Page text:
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Smarter working

Back in early April, shortly after we went into lockdown, I wrote a piece reflecting on the impacts of the change from office based to home working; Working from Home. In that I suggested that we should, as a team, sit down and look at the learning we could take from the changes we have been living through and put together a plan for when we emerge from CV19 that builds on the best and most essential elements of both home and office working. 

I’m pleased to say that we acted on that suggestion and developed what we have called our ‘Smarter Working Plan’. More than that, we not only wrote a plan, but we have been busy delivering on it. And, it’s bad news for Boris, city centres and coffee and sandwich chains, but good news for local town centres, our carbon footprint, work-life balance and productivity. 

To be fair, nothing in the plan is revolutionary or wildly radical. In my April article, I likened the overnight change in working practice to going to bed right-handed and waking up as left handed. I closed by suggesting that being ambidextrous is probably the best position if you have two hands. And that is pretty much where our plan has taken us. 

Subject to some variations related to team and function, the principles of the plan are to give a much greater degree of flexibility over how, where and, to a degree, when team members will work. This was consulted on and bought into by the team. Whilst most have actually enjoyed the experience of working from home and, in particular the togetherness that the company-wide video sessions have fostered, there is also a growing appetite for some much missed face to face time. 

In readiness for more office-based time, we have also moved quickly to reconfigure our office base. The fixed office spaces that we had in Manchester and Birmingham have been replaced with a more flexible ‘lounge membership’ of the serviced offices we were working from. In London, the change has been more radical. We have swapped floors within our building to an area half the size and are currently reconfiguring the space to suit a new way of working.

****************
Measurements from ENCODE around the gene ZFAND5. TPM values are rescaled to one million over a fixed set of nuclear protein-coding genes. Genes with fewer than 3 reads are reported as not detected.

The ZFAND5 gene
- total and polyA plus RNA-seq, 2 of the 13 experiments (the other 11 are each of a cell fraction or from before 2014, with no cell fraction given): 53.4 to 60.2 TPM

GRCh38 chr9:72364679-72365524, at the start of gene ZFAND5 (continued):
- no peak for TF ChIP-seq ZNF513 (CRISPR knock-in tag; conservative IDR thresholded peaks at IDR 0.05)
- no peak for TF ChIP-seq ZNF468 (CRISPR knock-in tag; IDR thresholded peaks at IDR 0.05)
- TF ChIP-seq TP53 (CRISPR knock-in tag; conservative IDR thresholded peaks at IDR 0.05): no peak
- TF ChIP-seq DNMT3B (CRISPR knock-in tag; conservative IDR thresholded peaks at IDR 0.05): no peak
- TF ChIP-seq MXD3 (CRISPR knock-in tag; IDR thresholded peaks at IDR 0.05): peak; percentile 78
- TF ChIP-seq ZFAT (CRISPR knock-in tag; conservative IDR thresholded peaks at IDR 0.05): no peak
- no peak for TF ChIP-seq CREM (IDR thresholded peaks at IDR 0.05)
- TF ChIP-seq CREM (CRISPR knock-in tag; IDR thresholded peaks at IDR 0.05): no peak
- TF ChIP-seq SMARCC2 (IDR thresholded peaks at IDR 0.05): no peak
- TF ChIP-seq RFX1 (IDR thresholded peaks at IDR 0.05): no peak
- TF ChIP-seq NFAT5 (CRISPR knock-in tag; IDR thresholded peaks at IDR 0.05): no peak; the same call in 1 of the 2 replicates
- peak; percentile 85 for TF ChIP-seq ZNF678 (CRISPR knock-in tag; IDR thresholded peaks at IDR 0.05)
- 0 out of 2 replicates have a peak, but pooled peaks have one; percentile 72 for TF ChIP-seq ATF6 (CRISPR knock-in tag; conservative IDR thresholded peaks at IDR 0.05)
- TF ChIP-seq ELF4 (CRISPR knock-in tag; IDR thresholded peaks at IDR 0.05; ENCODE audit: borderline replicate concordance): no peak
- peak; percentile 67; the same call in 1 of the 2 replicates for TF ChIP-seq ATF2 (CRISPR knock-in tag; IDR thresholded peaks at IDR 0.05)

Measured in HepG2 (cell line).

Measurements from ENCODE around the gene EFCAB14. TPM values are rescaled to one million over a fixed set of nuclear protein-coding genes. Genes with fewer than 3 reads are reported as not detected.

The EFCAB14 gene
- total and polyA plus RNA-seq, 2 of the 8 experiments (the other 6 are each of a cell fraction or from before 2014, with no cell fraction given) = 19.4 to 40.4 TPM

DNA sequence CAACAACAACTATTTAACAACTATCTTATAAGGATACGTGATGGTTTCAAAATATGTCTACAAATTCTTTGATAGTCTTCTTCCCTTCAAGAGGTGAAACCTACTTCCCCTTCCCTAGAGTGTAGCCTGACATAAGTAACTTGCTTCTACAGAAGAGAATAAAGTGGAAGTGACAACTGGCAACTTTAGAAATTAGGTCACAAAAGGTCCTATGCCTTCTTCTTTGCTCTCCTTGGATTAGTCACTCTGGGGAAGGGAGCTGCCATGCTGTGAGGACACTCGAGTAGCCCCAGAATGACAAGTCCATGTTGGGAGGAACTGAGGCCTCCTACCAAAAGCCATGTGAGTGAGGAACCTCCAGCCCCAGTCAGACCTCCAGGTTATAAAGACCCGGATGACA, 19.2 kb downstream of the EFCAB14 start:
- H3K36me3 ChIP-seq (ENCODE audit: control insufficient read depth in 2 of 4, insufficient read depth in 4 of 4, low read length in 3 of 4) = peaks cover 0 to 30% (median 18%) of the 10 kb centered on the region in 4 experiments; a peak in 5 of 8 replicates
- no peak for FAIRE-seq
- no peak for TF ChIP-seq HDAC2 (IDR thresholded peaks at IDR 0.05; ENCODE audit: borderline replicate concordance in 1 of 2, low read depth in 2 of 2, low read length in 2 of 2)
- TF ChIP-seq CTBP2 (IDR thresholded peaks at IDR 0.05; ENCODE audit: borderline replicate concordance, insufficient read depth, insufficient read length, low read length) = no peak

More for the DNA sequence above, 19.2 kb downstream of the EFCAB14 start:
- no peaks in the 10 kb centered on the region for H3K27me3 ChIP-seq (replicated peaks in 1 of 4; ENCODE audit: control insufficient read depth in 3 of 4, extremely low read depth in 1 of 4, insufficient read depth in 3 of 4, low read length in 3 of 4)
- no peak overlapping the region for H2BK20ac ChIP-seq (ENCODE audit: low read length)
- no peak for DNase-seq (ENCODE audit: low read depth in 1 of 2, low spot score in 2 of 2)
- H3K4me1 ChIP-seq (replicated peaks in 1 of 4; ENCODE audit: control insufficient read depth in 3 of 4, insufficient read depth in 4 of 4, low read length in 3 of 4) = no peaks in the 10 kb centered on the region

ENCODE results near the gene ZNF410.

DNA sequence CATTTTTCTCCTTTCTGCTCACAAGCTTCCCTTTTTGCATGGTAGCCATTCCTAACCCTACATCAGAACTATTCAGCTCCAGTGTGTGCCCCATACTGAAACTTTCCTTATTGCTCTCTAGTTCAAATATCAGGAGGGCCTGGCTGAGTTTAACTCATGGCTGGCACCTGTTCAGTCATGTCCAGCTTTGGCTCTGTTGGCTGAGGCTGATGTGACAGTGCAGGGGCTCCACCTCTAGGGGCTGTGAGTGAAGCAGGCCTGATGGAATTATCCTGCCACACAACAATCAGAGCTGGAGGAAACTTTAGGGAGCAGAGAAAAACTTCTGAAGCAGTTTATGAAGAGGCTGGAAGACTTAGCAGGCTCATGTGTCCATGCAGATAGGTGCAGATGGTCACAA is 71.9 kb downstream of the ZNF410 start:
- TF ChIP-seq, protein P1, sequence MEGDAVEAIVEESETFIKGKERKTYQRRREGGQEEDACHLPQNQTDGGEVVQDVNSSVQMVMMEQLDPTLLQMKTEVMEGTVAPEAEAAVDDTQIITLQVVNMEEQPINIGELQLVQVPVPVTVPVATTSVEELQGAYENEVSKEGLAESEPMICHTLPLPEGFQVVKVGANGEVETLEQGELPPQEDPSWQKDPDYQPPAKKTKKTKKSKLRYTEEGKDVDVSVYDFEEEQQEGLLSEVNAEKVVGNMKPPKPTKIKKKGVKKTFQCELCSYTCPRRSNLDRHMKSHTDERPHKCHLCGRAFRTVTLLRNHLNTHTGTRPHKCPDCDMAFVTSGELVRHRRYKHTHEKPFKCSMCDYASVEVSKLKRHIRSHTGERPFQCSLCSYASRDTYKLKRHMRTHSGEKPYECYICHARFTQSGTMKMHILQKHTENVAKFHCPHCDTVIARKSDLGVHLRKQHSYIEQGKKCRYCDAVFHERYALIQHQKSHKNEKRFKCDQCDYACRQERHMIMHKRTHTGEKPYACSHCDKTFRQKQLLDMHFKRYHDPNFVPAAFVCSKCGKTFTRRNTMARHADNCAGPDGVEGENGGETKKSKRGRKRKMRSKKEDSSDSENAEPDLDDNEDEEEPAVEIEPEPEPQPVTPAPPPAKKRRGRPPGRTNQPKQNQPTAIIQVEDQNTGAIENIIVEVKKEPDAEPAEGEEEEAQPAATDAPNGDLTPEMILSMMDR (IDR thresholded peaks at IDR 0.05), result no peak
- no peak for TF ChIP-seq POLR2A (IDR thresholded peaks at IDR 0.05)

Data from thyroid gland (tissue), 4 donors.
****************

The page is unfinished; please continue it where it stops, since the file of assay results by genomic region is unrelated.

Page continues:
In my April piece I mooted that the thing that we were missing most from not being in an office was interaction with fellow colleagues to build bonds and develop rapport. The next most important element is collaboration. Whilst much of this can happen digitally/remotely, some of the magic is lost when you’re not face to face. The pure act of working, doing the day job, can, by and large, happen anywhere. However, there are some amongst the team who can work more effectively away from their home environment, especially younger staff or house sharers. 

As a result, we are providing a mix of spaces with the emphasis on space for interacting and collaborating with space for working taking up less than half of the floor. We want to make the office a lively and exciting space where a trip to the office becomes something of an event, something to be looked forward to and an opportunity to catch up with colleagues and make very best use of the time together. 

As I noted, this isn’t so radical in the grander scheme of things, but for an SME with some great people, making the working day as enjoyable and effective as possible is a really key part of attracting and retaining more great people. 

And, why do we want to work with a team of great people? Because they help us do great things with our partners across the country and deliver some amazing projects. And, delivering these projects benefits communities directly and indirectly, creating new jobs, stimulating economies and delivering social value. 

In practice, that’s what actually motivates our team; doing great things for partners and their communities across the country and delivering exciting projects. Our Smarter Working Plan is no more than a tool to help us get the best from the time we’re working; the means not the end. 

How’s it going? Check back next year to see, CV19 permitting, how the new arrangements are working.